Top 5 Countries with the Highest Cost of Living
The cost of living could have a real impact on a business’s global expansion plans. MoveHub recently conducted a study on the price of groceries, utility bills, rent, transportation, etc., to determine the countries with the highest cost of living.
Using New York City as a benchmark of 100, every country was compared to see how they stacked up.
- Switzerland – 131
- Norway – 113
- Denmark – 93
- Singapore – 91
- Japan – 86
Our list only includes countries with populations over one1 million. As you can see, even though these are considered the countries with the highest cost of living, Denmark, Singapore and Japan still would be cheaper places to live than New York City.
Things to Know About the Top 5 Countries with the Highest Cost of Living
1. Switzerland – 131
Although at first glance the high cost of living in Switzerland can seem unappealing, superior wages and better living standards make up for it. In fact, many skilled workers choose to move to Switzerland because the quality of life matches the cost of living.
- The public education system is free, with higher education being much more reasonably priced than in other countries.
- Health care is required by the government, and therefore is funded by the country’s taxpayers.
- Child care costs are expensive, ranging from $50 – $185 per day.
- Between federal, municipal and cantonal taxes, individuals can expect to pay 20% – 40% in taxes.
Switzerland consistently has a high ranking in the index of Global Innovation and Economic Freedom. With a GDP of $517 billion and a talented workforce, Switzerland is often a good destination for companies going global.
2. Norway – 113
Norway’s high cost of living is offset by high wages and ideal public services. On average, a person living in Norway could expect to spend $2,100 – $4,300 per month, depending on the city they lived in.
- Meat products are typically the most expensive item, costing about $30 for a single pound of beef.
- Rent in the major cities costs an average of $950/month, with most landlords requiring three to six months’ rent as a security deposit.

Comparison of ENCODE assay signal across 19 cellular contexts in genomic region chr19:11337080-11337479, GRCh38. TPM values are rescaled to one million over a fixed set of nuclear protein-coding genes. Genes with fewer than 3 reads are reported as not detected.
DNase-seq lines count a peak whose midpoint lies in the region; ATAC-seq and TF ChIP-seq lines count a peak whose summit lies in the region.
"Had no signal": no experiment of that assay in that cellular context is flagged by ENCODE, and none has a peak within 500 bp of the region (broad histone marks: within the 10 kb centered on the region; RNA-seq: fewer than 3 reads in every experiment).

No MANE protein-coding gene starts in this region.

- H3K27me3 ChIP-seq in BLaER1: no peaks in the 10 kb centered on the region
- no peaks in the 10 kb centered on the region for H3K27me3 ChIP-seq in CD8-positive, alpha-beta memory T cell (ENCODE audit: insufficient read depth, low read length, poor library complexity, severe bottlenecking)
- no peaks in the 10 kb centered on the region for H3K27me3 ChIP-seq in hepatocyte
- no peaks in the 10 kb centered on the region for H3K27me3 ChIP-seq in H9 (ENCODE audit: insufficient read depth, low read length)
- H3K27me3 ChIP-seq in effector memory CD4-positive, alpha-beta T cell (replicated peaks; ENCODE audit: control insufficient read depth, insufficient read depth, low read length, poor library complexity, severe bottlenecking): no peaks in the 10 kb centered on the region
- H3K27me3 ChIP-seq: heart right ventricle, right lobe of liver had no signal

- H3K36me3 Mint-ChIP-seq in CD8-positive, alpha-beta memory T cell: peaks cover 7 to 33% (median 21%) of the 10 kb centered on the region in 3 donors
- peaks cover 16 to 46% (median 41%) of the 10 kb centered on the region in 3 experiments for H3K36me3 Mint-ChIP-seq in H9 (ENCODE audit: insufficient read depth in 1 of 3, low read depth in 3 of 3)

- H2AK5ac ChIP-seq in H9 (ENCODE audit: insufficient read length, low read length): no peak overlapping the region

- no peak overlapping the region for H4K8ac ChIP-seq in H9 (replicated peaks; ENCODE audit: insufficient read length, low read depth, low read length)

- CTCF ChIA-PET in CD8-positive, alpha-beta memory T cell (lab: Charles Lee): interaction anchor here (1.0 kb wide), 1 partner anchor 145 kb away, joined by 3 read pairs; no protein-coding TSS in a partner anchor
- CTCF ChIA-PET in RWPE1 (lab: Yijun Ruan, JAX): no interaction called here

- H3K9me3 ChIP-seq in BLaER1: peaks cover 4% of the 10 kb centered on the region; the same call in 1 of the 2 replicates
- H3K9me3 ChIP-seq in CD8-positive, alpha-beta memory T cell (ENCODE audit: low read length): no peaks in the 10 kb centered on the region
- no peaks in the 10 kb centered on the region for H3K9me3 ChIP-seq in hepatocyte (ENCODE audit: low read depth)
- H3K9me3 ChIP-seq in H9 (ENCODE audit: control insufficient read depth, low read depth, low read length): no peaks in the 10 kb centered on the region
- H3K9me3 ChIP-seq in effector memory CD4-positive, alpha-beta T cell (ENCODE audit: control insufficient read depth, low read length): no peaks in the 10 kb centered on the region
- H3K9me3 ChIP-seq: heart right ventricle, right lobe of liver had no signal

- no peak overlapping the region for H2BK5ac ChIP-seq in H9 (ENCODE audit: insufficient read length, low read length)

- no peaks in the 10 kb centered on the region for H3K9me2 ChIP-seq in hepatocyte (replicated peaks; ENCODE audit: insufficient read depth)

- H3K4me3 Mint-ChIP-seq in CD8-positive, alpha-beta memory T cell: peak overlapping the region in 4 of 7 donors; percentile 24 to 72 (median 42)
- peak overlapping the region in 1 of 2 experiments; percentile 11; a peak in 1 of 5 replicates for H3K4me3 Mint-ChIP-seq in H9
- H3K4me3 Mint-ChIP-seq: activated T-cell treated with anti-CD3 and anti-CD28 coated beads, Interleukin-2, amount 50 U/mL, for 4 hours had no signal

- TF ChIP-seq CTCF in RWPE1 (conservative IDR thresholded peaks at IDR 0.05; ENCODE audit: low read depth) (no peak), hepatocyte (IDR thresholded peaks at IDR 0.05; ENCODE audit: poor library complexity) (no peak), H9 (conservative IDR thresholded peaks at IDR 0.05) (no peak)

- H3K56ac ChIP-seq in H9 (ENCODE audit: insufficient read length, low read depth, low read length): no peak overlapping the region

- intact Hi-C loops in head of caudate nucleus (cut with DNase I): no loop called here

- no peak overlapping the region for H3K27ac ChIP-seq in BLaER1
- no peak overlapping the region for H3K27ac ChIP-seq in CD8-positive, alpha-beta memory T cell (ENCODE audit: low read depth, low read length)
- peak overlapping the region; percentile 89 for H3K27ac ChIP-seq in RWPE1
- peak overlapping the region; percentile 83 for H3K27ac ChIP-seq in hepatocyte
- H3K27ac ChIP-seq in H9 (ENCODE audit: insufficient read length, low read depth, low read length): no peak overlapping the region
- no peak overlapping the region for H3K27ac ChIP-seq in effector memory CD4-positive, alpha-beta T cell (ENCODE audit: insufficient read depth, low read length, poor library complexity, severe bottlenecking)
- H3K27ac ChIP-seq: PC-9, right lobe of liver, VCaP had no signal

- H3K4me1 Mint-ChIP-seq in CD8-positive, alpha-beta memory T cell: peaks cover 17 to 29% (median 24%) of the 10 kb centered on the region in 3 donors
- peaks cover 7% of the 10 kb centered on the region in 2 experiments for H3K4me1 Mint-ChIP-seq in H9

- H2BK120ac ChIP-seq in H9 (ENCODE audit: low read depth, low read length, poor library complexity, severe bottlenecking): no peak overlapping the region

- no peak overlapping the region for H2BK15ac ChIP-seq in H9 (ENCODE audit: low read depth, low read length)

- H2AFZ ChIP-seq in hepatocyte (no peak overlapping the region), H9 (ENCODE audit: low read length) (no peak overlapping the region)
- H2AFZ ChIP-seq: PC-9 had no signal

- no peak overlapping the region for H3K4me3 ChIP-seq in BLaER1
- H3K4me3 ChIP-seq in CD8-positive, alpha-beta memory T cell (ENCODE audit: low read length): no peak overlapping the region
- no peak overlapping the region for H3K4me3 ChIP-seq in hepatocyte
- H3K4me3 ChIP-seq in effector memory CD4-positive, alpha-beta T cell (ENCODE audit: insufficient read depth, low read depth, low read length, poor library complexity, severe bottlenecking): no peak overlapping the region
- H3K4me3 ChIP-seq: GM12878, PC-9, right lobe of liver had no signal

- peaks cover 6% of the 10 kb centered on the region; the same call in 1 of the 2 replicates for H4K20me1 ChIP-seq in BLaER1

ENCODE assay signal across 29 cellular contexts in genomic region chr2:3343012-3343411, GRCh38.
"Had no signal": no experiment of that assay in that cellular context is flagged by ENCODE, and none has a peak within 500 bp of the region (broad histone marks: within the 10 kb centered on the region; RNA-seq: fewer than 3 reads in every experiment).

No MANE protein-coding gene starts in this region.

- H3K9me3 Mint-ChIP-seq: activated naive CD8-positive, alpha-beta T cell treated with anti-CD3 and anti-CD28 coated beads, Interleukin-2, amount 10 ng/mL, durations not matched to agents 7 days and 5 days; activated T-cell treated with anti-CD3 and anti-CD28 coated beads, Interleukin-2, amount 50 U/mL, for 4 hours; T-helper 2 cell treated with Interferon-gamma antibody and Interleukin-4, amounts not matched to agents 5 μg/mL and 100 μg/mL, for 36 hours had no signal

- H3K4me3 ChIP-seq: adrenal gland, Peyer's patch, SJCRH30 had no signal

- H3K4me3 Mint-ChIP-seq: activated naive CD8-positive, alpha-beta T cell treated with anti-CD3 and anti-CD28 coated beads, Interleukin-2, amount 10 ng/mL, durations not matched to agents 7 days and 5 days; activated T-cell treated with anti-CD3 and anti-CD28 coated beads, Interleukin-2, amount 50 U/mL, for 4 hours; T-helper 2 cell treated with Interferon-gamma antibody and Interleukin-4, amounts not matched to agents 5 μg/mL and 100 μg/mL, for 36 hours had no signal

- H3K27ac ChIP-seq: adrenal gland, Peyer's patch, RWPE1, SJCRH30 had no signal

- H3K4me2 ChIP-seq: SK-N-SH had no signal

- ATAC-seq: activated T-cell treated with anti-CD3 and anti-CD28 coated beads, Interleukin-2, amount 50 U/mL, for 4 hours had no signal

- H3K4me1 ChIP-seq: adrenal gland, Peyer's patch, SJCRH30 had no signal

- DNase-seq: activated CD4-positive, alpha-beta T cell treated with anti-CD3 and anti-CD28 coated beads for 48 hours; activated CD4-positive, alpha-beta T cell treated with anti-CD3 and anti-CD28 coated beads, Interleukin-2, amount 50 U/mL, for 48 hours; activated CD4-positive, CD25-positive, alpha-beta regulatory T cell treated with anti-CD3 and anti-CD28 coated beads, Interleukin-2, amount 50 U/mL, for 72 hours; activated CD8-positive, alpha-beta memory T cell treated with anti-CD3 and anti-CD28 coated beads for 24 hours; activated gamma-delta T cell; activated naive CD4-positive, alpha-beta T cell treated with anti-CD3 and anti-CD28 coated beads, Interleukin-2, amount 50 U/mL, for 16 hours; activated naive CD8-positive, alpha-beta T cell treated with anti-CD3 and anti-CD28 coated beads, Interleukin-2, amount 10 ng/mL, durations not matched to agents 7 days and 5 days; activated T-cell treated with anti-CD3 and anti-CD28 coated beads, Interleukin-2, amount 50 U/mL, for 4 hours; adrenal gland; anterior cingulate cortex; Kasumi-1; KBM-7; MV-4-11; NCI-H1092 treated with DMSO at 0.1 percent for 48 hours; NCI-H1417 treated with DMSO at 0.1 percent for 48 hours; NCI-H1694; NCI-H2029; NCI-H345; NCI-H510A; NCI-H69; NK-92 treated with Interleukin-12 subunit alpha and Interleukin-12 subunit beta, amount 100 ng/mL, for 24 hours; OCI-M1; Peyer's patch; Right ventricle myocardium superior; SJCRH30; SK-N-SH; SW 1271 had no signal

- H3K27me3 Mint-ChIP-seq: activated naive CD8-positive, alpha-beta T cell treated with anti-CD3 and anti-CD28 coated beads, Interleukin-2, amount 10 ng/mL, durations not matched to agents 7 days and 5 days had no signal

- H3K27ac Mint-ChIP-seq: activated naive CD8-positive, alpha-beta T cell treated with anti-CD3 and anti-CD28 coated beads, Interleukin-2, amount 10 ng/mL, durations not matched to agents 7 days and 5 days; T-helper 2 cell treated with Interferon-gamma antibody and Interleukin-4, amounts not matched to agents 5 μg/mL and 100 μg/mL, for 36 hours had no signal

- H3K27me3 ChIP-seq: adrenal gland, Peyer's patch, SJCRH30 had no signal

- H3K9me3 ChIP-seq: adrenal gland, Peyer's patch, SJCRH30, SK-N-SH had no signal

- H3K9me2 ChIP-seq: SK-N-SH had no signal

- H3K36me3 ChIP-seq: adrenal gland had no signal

- Health care is free for children under 16 and for nursing and pregnant women.
A stable economy is maintained through a large state sector, healthy private sector, and a broad social safety net. The country is also known for its natural resources, such as hydropower, oil and gas, minerals and forests.
3. Denmark – 93
Denmark’s high cost of living comes from its high taxation and social spending budget. Generally, the people living in Denmark are willing to pay more to enjoy a higher quality of life.
- The average salary for an accountant is equivalent to $85,000 USD.
- The average rent for a single individual is about $1,150 USD.
- Denmark has both a public and private health care system available to ensure a broad range of coverage.
- Higher education is free for anyone from the European Union.
Denmark has one of the strongest market economies in Europe, which is open to trading with foreign companies. The Danish economy relies heavily on foreign trade, and the country boasts some world-leading advanced industries with a major focus on maritime shipping, pharmaceuticals, and renewable energy.
4. Singapore – 91
Although Singapore ranks in the top 5 countries with the highest cost of living, it is actually around 17% less expensive than New York City.
- 40% of living expenses comes from the cost of rent, with another 25% coming from food and groceries.
- Singapore has one of the most expensive private education systems in the world.
- Healthcare is not free, but they are recognized as having an excellent healthcare system.
With a highly–developed free market economy, Singapore is an attractive destination for companies going global. The World Bank ranks Singapore as one of the most business-friendly locations in the world, and they’ve maintained this ranking for 10 consecutive years.
5. Japan – 86
There are three main reasons Japan is one of the countries with the highest cost of living in the world: its geographical location, Japanese culture, and Tokyo. As an island, normal everyday goods need to be imported, which consequently raises the price. The Japanese culture values quality, which means goods and services are going to cost more as a result. And finally, Tokyo skews the balance as one of the most expensive and populated cities in the world.
- Education costs are only high if families choose to use private or international schooling, with public education being free.
- Their public healthcare system covers 70% of healthcare costs, with the option to use private insurance to cover the remaining 30%.
- Japan has the world’s third largest economy by nominal GDP and the fourth largest economy by purchasing power parity (PPP).
Ranked as one of the most innovative countries in the world, Japan is the world’s largest electronic goods producer and the third largest automobile manufacturer. The country generally has a surplus in annual trade and international investment. The workforce in the country is highly qualified and skilled, instrumental in organizational growth.
Finding the Right Fit
As companies recognize the potential of global expansion, they will need a partner who can help them navigate global territories. Finding the right global growth partner can help businesses understand foreign markets and expand their global footprint.
Regardless of your growth goals, every business will need to find a flexible partner with enough expertise to provide a customized approach. Contact us today to learn more about Global PEO Services.